How I Smuggled ‘Porn’ Out of North Korea

On Wednesday, the occasionally reliable South Korean newspaper Chosun Ilbo reported that a dozen performers, including Kim Jong Un’s ex-girlfriend, were executed for making sex tapes, some of which "have apparently gone on sale in China," violating North Korean laws against pornography. The story has been picked up by Fox News and the Telegraph, among others, though it’s impossible to ...

578467_img_034912.jpg
578467_img_034912.jpg

On Wednesday, the occasionally reliable South Korean newspaper Chosun Ilbo reported that a dozen performers, including Kim Jong Un's ex-girlfriend, were executed for making sex tapes, some of which "have apparently gone on sale in China," violating North Korean laws against pornography. The story has been picked up by Fox News and the Telegraph, among others, though it's impossible to judge its veracity. Still, this seems as good a time as any to tell the story of how I smuggled pornography out of Pyongyang.

On a trip to North Korea in September 2011, my tour group stopped in the city of Kaesong near the South Korean border. One of the few North Korean cities open to U.S. tourists, Kaesong is perched near the Demilitarized Zone, the heavily fortified, 160 mile-long border separating the two Koreas. Tourism in North Korea involves minders shuttling you between Kim family monuments, punctuated by pre-arranged restaurant meals and, occasionally, opportunities to shop. Right around the time we were allowed to photograph a rock memorializing Kim Il Sung's last known calligraphy, our guides took us to a little stand. And in one of the few places selling goods to foreigners, amid bitter ginseng candies and wooden backscratchers and berry liquors, I purchased a silkscreen that, to my untrained eye, looked a lot like topless women bathing by a lake.

Andrei Lankov, a North Korea expert at Kookmin University in Seoul, tells me the silkscreen, pictured above, is a reproduction of a well-known painting by 18th century Korean artist Sin Yun Bok, called "A Scenery on Dano Day." For North Koreans, "this will have a soft porno appeal," he says.

On Wednesday, the occasionally reliable South Korean newspaper Chosun Ilbo reported that a dozen performers, including Kim Jong Un’s ex-girlfriend, were executed for making sex tapes, some of which "have apparently gone on sale in China," violating North Korean laws against pornography. The story has been picked up by Fox News and the Telegraph, among others, though it’s impossible to judge its veracity. Still, this seems as good a time as any to tell the story of how I smuggled pornography out of Pyongyang.

On a trip to North Korea in September 2011, my tour group stopped in the city of Kaesong near the South Korean border. One of the few North Korean cities open to U.S. tourists, Kaesong is perched near the Demilitarized Zone, the heavily fortified, 160 mile-long border separating the two Koreas. Tourism in North Korea involves minders shuttling you between Kim family monuments, punctuated by pre-arranged restaurant meals and, occasionally, opportunities to shop. Right around the time we were allowed to photograph a rock memorializing Kim Il Sung’s last known calligraphy, our guides took us to a little stand. And in one of the few places selling goods to foreigners, amid bitter ginseng candies and wooden backscratchers and berry liquors, I purchased a silkscreen that, to my untrained eye, looked a lot like topless women bathing by a lake.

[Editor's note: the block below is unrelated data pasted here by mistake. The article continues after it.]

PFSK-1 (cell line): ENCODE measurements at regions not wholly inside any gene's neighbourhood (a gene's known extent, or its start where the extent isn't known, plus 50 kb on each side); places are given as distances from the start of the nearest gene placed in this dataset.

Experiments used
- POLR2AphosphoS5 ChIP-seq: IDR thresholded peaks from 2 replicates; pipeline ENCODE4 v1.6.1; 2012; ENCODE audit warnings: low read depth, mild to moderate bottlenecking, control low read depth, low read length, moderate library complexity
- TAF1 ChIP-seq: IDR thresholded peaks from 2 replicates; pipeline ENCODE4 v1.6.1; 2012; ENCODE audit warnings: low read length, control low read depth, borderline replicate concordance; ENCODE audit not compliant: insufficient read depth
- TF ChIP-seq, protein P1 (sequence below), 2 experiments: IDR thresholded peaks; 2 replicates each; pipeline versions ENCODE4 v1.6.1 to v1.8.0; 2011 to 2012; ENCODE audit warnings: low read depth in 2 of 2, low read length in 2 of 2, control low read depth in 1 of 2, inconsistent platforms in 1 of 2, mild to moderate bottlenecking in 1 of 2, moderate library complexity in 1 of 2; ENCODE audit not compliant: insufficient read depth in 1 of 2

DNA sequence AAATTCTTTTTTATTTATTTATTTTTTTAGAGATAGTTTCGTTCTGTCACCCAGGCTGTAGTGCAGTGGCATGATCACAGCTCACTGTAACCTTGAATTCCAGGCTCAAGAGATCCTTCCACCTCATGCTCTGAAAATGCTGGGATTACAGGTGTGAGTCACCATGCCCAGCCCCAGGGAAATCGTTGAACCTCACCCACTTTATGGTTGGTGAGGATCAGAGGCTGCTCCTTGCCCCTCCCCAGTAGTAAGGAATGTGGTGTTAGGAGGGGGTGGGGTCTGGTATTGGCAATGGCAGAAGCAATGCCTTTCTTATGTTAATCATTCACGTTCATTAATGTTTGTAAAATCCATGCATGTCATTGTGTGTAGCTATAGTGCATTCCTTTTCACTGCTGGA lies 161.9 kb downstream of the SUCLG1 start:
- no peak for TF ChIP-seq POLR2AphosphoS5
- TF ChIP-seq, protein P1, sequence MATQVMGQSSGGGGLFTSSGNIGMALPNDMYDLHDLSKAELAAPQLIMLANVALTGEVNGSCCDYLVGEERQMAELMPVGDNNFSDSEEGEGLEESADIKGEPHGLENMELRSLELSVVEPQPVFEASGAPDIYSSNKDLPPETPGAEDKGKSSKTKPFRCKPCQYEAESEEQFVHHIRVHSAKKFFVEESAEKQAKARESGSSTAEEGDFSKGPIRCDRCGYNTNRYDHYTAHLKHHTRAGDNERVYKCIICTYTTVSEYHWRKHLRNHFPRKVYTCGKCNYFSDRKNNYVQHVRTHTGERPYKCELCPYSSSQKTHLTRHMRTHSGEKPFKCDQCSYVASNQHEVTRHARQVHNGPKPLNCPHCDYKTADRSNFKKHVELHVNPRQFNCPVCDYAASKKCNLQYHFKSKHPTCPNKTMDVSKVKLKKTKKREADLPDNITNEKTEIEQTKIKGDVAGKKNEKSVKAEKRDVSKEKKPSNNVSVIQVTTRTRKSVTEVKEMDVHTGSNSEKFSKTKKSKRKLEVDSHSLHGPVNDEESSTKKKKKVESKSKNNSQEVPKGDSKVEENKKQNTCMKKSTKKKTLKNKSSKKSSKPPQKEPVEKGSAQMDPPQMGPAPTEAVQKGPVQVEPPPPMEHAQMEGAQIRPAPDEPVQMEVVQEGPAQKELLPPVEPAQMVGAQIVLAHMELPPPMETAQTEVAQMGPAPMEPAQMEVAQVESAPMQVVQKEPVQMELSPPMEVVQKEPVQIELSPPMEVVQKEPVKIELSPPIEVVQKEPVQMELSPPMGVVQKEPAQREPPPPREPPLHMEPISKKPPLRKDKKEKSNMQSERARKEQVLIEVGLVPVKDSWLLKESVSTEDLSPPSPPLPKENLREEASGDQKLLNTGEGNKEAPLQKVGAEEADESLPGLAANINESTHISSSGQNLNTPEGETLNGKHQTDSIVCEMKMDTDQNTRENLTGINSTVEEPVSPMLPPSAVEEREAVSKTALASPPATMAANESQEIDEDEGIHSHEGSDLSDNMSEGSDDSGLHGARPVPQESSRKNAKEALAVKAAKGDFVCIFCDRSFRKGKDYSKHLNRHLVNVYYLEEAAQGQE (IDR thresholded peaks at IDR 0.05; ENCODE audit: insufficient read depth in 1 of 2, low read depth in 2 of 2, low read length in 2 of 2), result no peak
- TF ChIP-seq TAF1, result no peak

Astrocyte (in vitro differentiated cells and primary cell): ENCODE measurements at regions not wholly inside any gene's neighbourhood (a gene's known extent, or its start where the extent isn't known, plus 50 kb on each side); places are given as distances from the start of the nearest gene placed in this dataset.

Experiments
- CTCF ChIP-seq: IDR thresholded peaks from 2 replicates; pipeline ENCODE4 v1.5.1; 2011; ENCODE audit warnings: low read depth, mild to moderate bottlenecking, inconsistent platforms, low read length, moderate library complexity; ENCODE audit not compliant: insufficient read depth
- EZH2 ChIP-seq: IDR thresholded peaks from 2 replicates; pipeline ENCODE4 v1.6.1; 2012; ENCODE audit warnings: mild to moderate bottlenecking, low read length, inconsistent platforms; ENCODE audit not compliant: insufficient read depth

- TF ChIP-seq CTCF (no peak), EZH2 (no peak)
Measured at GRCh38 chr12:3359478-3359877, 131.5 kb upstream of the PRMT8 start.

Andrei Lankov, a North Korea expert at Kookmin University in Seoul, tells me the silkscreen, pictured above, is a reproduction of a well-known painting by 18th century Korean artist Sin Yun Bok, called "A Scenery on Dano Day." For North Koreans, "this will have a soft porno appeal," he says.

This probably wouldn’t be remarkable anywhere else, but North Korea is one of the world’s most conservative countries. It was shocking when Kim Jong Un appeared on television in July 2012 with (unlicensed) Disney characters, but more because the video also included women in strapless dresses — bare shoulders in public are practically unheard of in Pyongyang, outside of a gymnastics outfit. In The Aquariums of Pyongyang: Ten Years in the North Korean Gulag, defector Chol-hwan Kang gushes about his first experience with erotic film in South Korea. "One night seemed too short a time to make up for a lifetime of North Korean prudishness," he wrote in his 2000 memoir. "We had entered a fairyland. We couldn’t believe our eyes."

Obviously, porn exists in North Korea. Former CIA official Henry Crumpton, in his 2012 book The Art of Intelligencewrote "I’ve never met a North Korean diplomat who did not want porn, either for personal use or resale." And in 2009, South Korean media released a video, allegedly for internal North Korean use, featuring scantily clad women dancing to pop tunes.

As I was leaving the country, a border guard at the Pyongyang Airport, perhaps suspecting I was a journalist, gruffly and methodically searched through my bag. He unpacked my clothes, ruffled through my books, and peered into my Dopp kit. When he came across the red bag housing my silkscreen, I grew nervous and smiled awkwardly. He unfolded it and stared at the image. If memory serves, I was the last one of my tour group to go through security, and my mind briefly raced through the consequences of spreading illicit materials in the world’s most repressive country. He looked up at me, only to flash a delighted grin, gently return the silkscreen to its bag, and wave me through.     

Isaac Stone Fish is a journalist and senior fellow at the Asia Society’s Center on U.S-China Relations. He was formerly the Asia editor at Foreign Policy Magazine. Twitter: @isaacstonefish

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